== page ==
1 Year Update
It’s hard to believe that it has been a year since we planted our first vines. What was just an empty field is now a real vineyard. After making it this far it is also hard to believe that if everything works out for us we will have our first small harvest in about a year and half from now.
Sometimes over the past year we felt like it was a constant battle with the weeds attacking from below and the deer attacking from above (thank you grow tubes for at least making it harder for the deer to snack) but at the end of the fall we were left with only 3 dead vines. We’re sure that there was a lot of luck involved but as are rookie grape growers this is an accomplishment that we are proud of.
Late in the fall we took off all of the grow tubes and were surprised that a couple of vines actually had a cluster or two of miniature grapes. Since the grow tubes were mostly filled with leaves it was hard to tell what was actually until we removed them. All total our first “harvest” netted about 5 clusters split between Gruner, Pinot Noir and Zweigelt.
At the same time in the fall we wrapped the outside of the vineyard in 6 foot high fencing to keep the deer at bay and “hilled up” the base of the vines to protect the grafted union from extreme cold weather.
For much of the Midwest the winter was very mild which was good for the young vines. Extremely cold temps can do some serious damage but we luckily avoided any of the bitter cold. While we would have loved to have had some more snow to act as a blanket for the vines we were happy that it never got “Minnesota Cold” in the vineyard.
Early this spring we built the official deer fence around which would allow for a few more future rows to added (more on that later).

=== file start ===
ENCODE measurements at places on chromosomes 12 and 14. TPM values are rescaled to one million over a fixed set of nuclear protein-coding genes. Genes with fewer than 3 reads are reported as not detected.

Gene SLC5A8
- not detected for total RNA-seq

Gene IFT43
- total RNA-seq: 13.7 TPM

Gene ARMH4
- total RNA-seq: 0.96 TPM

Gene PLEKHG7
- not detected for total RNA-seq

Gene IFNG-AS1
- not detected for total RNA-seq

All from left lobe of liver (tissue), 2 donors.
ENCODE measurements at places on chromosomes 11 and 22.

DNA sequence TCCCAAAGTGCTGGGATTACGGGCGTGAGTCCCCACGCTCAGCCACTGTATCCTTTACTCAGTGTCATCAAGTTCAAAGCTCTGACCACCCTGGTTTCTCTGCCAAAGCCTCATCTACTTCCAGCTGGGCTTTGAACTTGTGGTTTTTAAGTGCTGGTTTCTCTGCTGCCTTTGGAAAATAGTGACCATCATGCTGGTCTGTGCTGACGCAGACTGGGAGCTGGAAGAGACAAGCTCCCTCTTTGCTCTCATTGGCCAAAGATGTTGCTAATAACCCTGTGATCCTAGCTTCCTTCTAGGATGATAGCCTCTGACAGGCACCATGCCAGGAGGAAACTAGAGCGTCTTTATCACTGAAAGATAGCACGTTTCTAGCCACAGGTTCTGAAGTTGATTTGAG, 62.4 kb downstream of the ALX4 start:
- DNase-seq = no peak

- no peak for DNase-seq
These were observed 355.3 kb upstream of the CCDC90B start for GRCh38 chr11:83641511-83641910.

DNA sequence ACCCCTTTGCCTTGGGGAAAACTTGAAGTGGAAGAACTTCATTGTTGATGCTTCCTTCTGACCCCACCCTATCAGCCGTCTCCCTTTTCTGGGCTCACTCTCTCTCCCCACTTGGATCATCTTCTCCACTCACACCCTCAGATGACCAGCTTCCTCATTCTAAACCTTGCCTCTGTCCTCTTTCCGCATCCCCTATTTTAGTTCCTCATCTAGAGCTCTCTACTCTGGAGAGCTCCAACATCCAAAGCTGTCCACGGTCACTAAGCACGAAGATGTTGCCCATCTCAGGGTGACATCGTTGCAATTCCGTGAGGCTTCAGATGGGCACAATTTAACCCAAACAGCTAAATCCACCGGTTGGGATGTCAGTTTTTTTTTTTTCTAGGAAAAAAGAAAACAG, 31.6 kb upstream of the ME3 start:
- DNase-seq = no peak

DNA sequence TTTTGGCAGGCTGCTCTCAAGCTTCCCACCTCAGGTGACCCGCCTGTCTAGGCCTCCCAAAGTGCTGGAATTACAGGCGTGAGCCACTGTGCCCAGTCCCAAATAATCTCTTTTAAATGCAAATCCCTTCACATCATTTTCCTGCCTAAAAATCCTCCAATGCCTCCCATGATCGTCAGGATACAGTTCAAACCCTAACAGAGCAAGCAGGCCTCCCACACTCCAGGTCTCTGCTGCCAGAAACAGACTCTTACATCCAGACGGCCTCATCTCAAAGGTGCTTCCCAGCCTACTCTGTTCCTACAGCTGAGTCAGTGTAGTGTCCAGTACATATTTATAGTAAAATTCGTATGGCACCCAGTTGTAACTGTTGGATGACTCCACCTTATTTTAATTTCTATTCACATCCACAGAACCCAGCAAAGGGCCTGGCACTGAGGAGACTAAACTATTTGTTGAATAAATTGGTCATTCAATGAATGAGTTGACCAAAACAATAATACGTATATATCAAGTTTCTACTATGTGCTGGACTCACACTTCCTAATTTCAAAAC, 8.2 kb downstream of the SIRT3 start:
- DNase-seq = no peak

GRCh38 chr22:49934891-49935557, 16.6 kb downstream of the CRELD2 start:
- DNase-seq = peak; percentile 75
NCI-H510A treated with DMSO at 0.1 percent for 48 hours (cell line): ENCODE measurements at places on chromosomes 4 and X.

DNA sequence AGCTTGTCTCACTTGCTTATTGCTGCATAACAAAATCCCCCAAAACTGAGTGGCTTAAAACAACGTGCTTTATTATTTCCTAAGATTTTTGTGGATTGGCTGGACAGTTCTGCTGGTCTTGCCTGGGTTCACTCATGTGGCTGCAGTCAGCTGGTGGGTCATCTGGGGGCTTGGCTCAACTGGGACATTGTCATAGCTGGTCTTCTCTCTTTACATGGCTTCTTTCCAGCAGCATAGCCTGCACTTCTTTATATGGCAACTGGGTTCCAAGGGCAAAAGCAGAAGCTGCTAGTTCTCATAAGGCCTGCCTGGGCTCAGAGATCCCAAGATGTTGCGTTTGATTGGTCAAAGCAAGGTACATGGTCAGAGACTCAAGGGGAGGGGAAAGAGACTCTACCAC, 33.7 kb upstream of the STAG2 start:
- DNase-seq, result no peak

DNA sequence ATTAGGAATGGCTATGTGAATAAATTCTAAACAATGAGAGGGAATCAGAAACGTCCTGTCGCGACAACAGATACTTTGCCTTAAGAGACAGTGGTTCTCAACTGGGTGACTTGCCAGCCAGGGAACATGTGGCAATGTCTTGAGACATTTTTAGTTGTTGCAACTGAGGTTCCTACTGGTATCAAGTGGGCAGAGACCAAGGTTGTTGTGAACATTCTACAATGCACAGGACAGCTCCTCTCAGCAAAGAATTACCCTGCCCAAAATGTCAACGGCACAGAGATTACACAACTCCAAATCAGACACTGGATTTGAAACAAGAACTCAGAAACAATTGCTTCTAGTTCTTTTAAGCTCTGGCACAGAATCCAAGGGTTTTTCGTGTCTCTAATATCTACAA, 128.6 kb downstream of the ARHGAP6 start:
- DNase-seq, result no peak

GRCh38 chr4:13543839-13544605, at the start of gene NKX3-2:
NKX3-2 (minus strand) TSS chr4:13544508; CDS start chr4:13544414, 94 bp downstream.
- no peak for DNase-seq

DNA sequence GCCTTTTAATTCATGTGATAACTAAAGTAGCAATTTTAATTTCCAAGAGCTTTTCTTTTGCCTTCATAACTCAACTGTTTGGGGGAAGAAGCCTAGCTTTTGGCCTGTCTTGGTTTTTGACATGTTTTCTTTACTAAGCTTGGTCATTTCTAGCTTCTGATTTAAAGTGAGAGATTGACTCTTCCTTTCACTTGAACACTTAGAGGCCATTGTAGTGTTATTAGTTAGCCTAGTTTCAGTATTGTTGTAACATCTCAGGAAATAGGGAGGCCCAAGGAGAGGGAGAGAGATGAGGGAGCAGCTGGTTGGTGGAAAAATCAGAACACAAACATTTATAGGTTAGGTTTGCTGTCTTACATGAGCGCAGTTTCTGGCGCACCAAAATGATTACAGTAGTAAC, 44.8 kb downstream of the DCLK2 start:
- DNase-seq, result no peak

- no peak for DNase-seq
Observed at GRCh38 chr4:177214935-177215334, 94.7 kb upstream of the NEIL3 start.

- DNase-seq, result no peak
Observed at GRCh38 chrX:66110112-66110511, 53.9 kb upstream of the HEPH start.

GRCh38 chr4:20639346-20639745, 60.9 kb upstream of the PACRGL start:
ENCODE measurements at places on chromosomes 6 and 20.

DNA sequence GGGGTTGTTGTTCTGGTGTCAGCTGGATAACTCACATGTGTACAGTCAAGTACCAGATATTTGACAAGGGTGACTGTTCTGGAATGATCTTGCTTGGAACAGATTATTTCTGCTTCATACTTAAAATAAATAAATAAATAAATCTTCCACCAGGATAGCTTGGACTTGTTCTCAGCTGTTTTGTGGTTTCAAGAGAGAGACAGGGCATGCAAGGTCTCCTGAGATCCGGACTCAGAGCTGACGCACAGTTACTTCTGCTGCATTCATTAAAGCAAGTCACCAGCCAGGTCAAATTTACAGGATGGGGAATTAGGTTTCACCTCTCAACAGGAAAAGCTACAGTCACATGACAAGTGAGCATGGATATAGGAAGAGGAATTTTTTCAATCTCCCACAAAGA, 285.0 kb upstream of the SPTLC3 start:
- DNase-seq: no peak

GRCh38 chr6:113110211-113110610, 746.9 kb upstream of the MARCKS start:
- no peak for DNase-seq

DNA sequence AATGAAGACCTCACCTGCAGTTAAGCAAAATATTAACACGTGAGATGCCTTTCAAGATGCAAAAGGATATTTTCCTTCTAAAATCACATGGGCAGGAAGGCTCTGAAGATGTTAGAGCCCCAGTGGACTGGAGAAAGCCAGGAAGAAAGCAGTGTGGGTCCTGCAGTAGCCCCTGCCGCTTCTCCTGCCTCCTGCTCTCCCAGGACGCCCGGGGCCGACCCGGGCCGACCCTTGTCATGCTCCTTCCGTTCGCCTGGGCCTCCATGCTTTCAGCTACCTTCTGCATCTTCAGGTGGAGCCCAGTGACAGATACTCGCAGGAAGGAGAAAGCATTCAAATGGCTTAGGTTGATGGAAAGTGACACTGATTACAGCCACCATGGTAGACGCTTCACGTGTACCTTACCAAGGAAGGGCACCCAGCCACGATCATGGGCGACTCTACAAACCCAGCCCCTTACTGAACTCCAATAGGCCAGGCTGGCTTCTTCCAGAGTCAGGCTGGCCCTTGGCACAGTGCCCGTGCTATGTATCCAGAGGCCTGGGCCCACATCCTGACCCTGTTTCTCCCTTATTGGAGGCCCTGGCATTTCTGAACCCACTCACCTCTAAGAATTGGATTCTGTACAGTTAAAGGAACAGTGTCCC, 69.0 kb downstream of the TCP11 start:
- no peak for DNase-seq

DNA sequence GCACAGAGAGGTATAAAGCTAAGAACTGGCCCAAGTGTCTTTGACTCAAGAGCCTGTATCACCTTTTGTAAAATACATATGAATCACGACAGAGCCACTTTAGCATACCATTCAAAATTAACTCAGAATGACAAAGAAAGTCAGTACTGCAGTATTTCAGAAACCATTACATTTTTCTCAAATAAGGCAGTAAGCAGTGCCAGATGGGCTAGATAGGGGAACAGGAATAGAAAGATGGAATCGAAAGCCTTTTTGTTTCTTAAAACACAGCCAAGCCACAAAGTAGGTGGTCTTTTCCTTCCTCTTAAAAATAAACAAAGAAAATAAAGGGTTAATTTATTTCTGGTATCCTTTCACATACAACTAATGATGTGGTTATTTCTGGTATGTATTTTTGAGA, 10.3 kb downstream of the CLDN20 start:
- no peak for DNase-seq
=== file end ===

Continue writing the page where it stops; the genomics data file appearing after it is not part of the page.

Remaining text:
One worrisome event happened this spring in that some of our vines were tricked into thinking they should get an early on the growing season owing to the unseasonably warm March that we experienced. Unfortunately for us some of the Blaufränkisch, Zweigelt and Cab Franc started to grow before the last freeze of the spring and suffered some damage.
Lucky for us the damage was minimal and only in a few different varieties. All of the vines has bounced back to some extent and most are doing exactly what we hoped they would do.
Blaufrankisch vines on March 26th, 2012 – before the freeze
Over Memorial weekend we were back to see how things were progressing and were pleasantly surprised at what we saw. Almost all of the vines that were injured by the earlier freezes were doing modestly well.
After a trip to Austria last fall we decided that 9 different varieties were just not enough for us and decided to add 2 new varieties this spring. The first one is called St. Laurent and is very much like Pinot Noir. The other variety is a type that we are fairly confident is not being grown in Michigan but should work out as it is similar to our other varieties.
Unlike last year we actually obtained rootstock and cuttings from a couple of nurseries and did our own grafting of the vines. While we didn’t have any experience grafting vines so far at least 50% of them are taking off and will be planted in the next couple of weeks.